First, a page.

This site contains a plethora of resources for readers and teachers of Appalachian literature for children and young Adults. Although the focus is not primarily on literature for adults, some sections contain material on literature for adults that may be taught in high school or college. The site owners believe strongly that picture books and other literature for children can be enjoyed by people of all ages and taught at all levels through college.
The site was created by Tina L. Hanlon and Judy A. Teaford in 2000 with support from the Appalachian College Association, Ferrum College, and a Humanities Focus Grant from the Division of Education of the National Endowment for the Humanities in 2000-2001.
Type of Material:
This learning object falls under the category of collection and training materials.
The content in this site, for the most part, allows for text-based investigation and research by both students and educators. Information on Appalachian literature can be found in organizes indexes for articles, authors, bibliographies, fiction and poems, lesson plans, web sites, and study guides.
media player for music and videos
Identify Major Learning Goals:
The goals for this Appalachian Literature education site and the Project Teaching Appalachian Literature are clearly posted and include:
Making teachers and others more familiar with the literary traditions and cultural history of southern Appalachia;
Providing teachers with specific strategies for including high quality literature in their curricula and integrating it with other subjects such as history, art, sociology, and folklore;
Providing information about related internet resources and places such as museums where teachers and students can engage in experiential learning;
Encouraging communication among teachers, scholars, authors, illustrators, librarians, and students;
Providing background information on regional authors and illustrators whose works may not be widely known;
Encouraging critical approaches that will help teachers and students avoid negative stereotypes and oversimplified depictions of particular regions, cultures and minority groups;
Helping children's literature and Appalachian culture gain acceptance and respect in mainstream literary and cultural studies.
Target Student Population:
Elementary through high school students; Teacher Ed. instructors, student teachers.; Language Arts instructors. Educators involved in literacy development. Those interested in the authenticity of Appalachian literature.
Prerequisite Knowledge or Skills:
General understanding of the geography and culture of the Appalachian area. Those with some background in Appalachian literature will find much to whet their interests.
The site presents valid concepts for specifically approaching and studying Appalachian Literature. There are several different types of resources including bibliographies, study guides, lesson plans, author pages, texts of previously unpublished folktales, original stories and poems, articles on Appalachian literature and related topics, and links to other Internet resources, as well as regional photos; background on illustrators, dramatists, and filmmakers; and illustrations, including drawings by school children based on their experiences with Appalachian literature and drama to use in developing curriculum. There is a picture gallery of children's drawings for selected stories and performance photos and video clips that address story comprehension.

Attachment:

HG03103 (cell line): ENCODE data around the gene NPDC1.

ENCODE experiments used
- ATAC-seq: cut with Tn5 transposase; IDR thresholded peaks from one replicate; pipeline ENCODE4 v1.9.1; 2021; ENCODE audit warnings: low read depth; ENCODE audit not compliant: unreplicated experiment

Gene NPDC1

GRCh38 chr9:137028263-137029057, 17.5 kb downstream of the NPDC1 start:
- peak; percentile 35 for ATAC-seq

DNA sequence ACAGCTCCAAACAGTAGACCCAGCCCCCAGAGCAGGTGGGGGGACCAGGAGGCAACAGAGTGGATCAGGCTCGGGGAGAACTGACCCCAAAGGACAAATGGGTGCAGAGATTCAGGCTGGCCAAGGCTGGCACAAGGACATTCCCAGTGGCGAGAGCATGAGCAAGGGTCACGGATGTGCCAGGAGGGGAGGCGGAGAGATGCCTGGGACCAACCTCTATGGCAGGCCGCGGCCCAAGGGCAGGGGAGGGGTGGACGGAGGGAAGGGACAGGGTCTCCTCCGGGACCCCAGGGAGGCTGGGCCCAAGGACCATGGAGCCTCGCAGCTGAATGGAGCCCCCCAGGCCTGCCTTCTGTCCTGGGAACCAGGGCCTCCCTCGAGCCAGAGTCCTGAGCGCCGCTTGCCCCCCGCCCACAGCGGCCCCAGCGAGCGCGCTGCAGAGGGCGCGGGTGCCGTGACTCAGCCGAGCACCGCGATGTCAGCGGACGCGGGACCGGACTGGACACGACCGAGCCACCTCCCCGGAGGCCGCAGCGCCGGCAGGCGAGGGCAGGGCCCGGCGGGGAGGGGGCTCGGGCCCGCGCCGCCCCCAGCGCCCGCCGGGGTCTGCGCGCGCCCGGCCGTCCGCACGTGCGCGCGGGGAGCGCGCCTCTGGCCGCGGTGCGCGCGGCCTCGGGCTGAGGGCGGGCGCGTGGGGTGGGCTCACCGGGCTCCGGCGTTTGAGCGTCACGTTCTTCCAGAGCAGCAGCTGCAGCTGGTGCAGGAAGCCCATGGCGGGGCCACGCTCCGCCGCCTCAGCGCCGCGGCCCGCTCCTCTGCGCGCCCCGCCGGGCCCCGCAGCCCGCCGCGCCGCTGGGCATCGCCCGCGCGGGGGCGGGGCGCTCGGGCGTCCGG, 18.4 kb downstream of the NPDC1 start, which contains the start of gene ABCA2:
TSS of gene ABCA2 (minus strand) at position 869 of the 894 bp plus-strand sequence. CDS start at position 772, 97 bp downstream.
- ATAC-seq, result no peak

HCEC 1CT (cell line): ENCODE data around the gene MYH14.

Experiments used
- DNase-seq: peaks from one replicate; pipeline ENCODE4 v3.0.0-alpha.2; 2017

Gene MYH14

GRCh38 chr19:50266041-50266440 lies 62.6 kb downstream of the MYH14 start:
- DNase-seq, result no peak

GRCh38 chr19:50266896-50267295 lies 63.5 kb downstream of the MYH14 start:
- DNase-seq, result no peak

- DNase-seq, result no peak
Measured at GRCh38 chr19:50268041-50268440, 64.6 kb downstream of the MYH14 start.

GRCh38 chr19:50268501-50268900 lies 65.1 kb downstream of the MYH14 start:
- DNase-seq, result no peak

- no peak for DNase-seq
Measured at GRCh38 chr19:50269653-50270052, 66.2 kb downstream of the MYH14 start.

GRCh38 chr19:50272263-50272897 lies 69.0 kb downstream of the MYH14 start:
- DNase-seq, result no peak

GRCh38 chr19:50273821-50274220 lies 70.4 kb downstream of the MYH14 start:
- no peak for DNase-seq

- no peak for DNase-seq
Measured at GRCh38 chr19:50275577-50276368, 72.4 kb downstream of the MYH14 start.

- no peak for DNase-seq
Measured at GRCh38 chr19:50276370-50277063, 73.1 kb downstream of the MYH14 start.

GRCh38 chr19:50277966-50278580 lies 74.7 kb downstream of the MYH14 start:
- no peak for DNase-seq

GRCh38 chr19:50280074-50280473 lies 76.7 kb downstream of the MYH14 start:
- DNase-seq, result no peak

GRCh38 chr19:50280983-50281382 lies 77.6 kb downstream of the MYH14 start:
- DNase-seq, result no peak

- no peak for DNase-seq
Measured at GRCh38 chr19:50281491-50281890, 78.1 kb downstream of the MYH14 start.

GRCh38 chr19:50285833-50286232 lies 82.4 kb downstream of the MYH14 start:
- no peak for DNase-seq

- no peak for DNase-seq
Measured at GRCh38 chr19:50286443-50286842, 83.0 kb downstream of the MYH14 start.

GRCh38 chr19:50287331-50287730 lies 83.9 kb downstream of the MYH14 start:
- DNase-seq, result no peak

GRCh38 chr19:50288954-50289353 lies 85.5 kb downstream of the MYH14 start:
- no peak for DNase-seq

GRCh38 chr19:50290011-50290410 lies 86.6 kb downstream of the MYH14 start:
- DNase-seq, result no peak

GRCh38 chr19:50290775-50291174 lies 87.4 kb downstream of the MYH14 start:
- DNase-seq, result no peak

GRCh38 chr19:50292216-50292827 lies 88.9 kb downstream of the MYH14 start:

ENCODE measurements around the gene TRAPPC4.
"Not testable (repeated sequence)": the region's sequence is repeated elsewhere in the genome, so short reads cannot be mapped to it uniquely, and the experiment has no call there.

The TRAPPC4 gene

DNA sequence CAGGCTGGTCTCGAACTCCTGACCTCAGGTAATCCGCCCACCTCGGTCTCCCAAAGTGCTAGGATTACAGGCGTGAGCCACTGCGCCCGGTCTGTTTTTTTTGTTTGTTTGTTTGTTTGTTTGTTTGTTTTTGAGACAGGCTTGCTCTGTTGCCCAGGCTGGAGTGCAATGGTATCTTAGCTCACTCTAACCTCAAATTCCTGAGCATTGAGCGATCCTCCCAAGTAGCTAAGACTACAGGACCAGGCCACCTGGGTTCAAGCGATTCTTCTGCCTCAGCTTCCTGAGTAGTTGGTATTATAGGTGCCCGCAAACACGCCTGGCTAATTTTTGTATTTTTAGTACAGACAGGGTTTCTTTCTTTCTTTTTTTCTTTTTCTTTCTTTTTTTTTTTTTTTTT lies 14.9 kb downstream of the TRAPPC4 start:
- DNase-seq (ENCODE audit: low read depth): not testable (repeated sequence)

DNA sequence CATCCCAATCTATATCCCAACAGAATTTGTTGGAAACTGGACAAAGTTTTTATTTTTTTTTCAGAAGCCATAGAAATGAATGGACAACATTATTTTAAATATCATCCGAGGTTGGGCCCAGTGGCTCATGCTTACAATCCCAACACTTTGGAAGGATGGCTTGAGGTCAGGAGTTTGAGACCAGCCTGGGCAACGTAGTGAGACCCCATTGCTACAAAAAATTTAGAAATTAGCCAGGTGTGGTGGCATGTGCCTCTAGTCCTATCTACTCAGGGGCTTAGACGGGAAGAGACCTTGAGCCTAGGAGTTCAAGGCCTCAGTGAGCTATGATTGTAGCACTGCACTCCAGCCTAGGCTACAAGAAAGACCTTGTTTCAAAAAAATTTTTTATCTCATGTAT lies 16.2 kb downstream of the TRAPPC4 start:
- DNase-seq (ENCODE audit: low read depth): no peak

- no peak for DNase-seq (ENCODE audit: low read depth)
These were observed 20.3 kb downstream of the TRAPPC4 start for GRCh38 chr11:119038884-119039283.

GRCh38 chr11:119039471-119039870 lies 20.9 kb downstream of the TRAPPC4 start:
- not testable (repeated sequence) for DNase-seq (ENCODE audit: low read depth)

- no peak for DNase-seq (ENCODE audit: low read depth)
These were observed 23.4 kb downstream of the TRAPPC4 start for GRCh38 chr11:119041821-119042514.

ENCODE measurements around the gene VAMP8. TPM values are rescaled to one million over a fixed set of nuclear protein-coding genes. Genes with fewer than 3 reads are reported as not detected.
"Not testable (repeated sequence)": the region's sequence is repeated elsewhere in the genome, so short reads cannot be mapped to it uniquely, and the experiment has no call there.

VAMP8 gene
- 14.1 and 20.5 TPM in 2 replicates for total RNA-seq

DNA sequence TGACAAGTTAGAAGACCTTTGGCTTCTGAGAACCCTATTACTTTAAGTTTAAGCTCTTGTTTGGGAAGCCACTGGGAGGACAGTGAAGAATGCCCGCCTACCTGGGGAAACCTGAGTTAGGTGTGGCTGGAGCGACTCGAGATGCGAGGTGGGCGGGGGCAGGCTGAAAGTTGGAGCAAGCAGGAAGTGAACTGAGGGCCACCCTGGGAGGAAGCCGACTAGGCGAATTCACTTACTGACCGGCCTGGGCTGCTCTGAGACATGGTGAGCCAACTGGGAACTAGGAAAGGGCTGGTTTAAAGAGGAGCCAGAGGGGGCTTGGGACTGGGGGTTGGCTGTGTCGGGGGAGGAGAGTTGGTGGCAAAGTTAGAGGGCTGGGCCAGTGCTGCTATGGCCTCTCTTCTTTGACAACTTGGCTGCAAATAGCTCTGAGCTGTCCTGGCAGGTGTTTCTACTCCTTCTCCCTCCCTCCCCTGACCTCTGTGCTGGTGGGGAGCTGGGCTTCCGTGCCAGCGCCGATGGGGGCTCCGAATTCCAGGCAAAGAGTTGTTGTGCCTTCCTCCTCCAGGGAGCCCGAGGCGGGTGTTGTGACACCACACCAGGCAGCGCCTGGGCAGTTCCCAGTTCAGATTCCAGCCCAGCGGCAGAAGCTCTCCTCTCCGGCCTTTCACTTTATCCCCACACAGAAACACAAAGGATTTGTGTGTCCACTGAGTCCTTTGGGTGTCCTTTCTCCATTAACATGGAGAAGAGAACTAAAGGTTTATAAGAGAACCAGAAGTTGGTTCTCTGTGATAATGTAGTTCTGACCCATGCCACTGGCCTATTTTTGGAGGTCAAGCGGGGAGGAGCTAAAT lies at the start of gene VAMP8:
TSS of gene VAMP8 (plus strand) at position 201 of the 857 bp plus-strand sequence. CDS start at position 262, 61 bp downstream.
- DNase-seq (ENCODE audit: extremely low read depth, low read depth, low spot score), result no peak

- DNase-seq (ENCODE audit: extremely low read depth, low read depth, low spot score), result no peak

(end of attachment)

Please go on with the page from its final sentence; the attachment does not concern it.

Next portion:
Submissions are encouraged from children and adults, the site is unclear about a review process and/or committee.
There is some unevenness in the assessments for the lesson plans selected for the site.
Potential Effectiveness as a Teaching Tool
The purpose of this site is to provide a range of learning resources, contexts, and examples for teaching Appalachian Literature. The set up of the site allows users to choose resources such as study guides for specific stories, authors, fiction and poems, etc. to meet their specific curriculum development needs. The Index of Authors and Illustrators in AppLit is a particularly strong resource that can be "mined" for stories, illustrations, and oral folk tales by all teachers. The content has been developed and supported for nearly a decade so there is both breadth and depth in the learning material.
The site was initially established in 2000 as part of a funded grant project. It appears that the last contributions to the site were in 2009.
Ease of Use for Both Students and Faculty
The site is basically text-based which was the trend when it was initially developed in 2000. There are links to other related bits of information from this site. There is clear labeling of tabs across the top of the page. The information on each of the tabbed pages is informative and filled with appropriate content that rich and useful.
It is a decade later and most current web sites use a cascading style-sheet format (CSS) that allows for quick and easy guiding around a web site, no matter the page you are on. This site is so rich in content, but you have to look a little more and pay attention to where you have been sometimes to find information. There are few links that no longer work.
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